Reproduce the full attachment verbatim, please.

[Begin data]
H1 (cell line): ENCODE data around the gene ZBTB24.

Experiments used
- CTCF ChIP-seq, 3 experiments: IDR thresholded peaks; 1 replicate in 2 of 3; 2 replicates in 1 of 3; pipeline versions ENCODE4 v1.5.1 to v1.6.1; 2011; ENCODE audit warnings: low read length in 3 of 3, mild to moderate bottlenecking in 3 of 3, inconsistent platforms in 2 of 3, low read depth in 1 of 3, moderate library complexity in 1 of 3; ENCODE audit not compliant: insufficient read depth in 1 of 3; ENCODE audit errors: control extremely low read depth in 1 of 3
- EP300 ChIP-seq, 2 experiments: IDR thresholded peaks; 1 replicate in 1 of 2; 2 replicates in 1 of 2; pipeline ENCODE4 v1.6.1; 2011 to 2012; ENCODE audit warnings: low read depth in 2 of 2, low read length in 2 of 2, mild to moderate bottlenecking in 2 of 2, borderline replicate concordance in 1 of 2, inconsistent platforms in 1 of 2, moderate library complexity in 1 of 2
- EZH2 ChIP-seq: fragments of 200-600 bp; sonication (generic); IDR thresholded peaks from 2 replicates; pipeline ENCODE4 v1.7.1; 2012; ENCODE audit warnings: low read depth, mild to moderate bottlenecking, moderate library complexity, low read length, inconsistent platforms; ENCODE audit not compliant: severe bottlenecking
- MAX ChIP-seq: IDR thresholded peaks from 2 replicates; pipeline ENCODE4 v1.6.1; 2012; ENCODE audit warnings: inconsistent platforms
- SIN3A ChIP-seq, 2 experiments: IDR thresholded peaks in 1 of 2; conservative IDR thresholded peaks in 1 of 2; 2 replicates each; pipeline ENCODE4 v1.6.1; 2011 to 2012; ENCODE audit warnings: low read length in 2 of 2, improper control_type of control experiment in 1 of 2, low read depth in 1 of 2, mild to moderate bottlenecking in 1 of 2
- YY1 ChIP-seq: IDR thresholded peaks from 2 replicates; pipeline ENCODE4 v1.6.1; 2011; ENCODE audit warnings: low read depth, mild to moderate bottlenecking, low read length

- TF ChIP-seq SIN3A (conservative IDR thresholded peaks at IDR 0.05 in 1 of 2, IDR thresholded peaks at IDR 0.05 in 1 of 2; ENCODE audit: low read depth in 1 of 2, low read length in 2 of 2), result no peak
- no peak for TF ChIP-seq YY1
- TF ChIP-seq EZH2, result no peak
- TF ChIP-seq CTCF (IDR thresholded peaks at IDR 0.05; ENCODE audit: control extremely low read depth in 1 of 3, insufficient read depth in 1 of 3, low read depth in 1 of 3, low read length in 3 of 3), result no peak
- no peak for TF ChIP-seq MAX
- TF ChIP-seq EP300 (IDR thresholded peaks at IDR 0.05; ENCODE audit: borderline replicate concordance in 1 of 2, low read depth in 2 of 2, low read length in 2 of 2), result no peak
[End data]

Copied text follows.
H1 (cell line): ENCODE data around the gene ZBTB24.

Experiments used
- CTCF ChIP-seq, 3 experiments: IDR thresholded peaks; 1 replicate in 2 of 3; 2 replicates in 1 of 3; pipeline versions ENCODE4 v1.5.1 to v1.6.1; 2011; ENCODE audit warnings: low read length in 3 of 3, mild to moderate bottlenecking in 3 of 3, inconsistent platforms in 2 of 3, low read depth in 1 of 3, moderate library complexity in 1 of 3; ENCODE audit not compliant: insufficient read depth in 1 of 3; ENCODE audit errors: control extremely low read depth in 1 of 3
- EP300 ChIP-seq, 2 experiments: IDR thresholded peaks; 1 replicate in 1 of 2; 2 replicates in 1 of 2; pipeline ENCODE4 v1.6.1; 2011 to 2012; ENCODE audit warnings: low read depth in 2 of 2, low read length in 2 of 2, mild to moderate bottlenecking in 2 of 2, borderline replicate concordance in 1 of 2, inconsistent platforms in 1 of 2, moderate library complexity in 1 of 2
- EZH2 ChIP-seq: fragments of 200-600 bp; sonication (generic); IDR thresholded peaks from 2 replicates; pipeline ENCODE4 v1.7.1; 2012; ENCODE audit warnings: low read depth, mild to moderate bottlenecking, moderate library complexity, low read length, inconsistent platforms; ENCODE audit not compliant: severe bottlenecking
- MAX ChIP-seq: IDR thresholded peaks from 2 replicates; pipeline ENCODE4 v1.6.1; 2012; ENCODE audit warnings: inconsistent platforms
- SIN3A ChIP-seq, 2 experiments: IDR thresholded peaks in 1 of 2; conservative IDR thresholded peaks in 1 of 2; 2 replicates each; pipeline ENCODE4 v1.6.1; 2011 to 2012; ENCODE audit warnings: low read length in 2 of 2, improper control_type of control experiment in 1 of 2, low read depth in 1 of 2, mild to moderate bottlenecking in 1 of 2
- YY1 ChIP-seq: IDR thresholded peaks from 2 replicates; pipeline ENCODE4 v1.6.1; 2011; ENCODE audit warnings: low read depth, mild to moderate bottlenecking, low read length

- TF ChIP-seq SIN3A (conservative IDR thresholded peaks at IDR 0.05 in 1 of 2, IDR thresholded peaks at IDR 0.05 in 1 of 2; ENCODE audit: low read depth in 1 of 2, low read length in 2 of 2), result no peak
- no peak for TF ChIP-seq YY1
- TF ChIP-seq EZH2, result no peak
- TF ChIP-seq CTCF (IDR thresholded peaks at IDR 0.05; ENCODE audit: control extremely low read depth in 1 of 3, insufficient read depth in 1 of 3, low read depth in 1 of 3, low read length in 3 of 3), result no peak
- no peak for TF ChIP-seq MAX
- TF ChIP-seq EP300 (IDR thresholded peaks at IDR 0.05; ENCODE audit: borderline replicate concordance in 1 of 2, low read depth in 2 of 2, low read length in 2 of 2), result no peak